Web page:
What don”t family court judges know? An awful lot. For instance, a child”s heart.
I am always struck that judges, along with attorneys, are so often asked what is best for children. They have not the slightest training in child development. They have never counseled a distraught parent, or hugged an agonized child.
As a physician accustomed to rigorous scientific scrutiny of what works and what doesn”t, it is inconceivable to me that judges have been put in charge of our lives based on their seat-of-the-pants guesses about what is best for kids.
And here is the ultimate disqualifier: they have no means of learning what happened. Without follow-up, they continue as blind as the day they put on the robe. In medicine, we study what happened, and we correct our mistakes of the past. That”s why we don”t still apply blood-sucking leeches to cure typhoid fever. But the judges are still trapped in the 18th century, when there was little alternative but to give sole custody to one parent (in those days, it was the father).
A member of ours wrote movingly about what happened after the decision of a Massachusetts family court judge to allow his daughter to move to Delaware. This is what the courts never see.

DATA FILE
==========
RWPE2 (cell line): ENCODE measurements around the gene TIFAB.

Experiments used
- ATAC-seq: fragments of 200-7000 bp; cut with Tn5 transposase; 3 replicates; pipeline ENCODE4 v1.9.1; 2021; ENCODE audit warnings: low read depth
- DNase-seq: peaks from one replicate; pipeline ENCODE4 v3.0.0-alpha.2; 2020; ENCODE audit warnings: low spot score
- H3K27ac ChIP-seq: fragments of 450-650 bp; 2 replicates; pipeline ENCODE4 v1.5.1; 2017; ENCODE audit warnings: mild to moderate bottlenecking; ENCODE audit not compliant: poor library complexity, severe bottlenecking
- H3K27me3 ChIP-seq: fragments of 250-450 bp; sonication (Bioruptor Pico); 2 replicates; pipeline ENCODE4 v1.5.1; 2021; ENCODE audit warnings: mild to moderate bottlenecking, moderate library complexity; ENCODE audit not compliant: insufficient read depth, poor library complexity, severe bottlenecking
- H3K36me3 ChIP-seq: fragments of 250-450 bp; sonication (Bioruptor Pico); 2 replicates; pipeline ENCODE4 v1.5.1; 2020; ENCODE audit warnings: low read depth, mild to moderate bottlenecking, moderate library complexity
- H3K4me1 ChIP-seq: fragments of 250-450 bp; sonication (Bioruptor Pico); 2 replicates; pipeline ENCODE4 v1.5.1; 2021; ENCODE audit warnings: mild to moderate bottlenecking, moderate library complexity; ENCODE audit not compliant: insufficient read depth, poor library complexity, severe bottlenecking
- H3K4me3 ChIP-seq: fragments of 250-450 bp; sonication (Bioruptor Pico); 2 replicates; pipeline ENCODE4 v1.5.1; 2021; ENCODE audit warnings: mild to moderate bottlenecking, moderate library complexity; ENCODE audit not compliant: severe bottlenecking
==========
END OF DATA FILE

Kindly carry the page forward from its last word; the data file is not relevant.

“Heather is almost 10 and has lived in Delaware since October of 2005. And what is ironic is that I am sure the courts would consider this move a success. She is doing well in school, has adjusted and made friends, and, overall, is doing very well. The big problem? She never wanted to go and hates having her parents so far apart. We miss each other each and every day. She tells me, “Dad, when I am in Delaware I miss you and when I am in Massachusetts I miss Mommy.”
“I just got back from my seventh or eighth trip down there. I don’t think that it’s fair for her to have to fly back and forth every month so I break it up by going down there every few months.’
“The courts would see our situation as a success story. The problem is, Heather and I both hate the way things are. And we are the only ones who ever have to make sacrifices. Her mother gets off easy. Justice served? Hardly.’
This man feelingly describes his child”s heartache – something the courts will never know. So they”ll make the same mistake the next time — until we do something about it.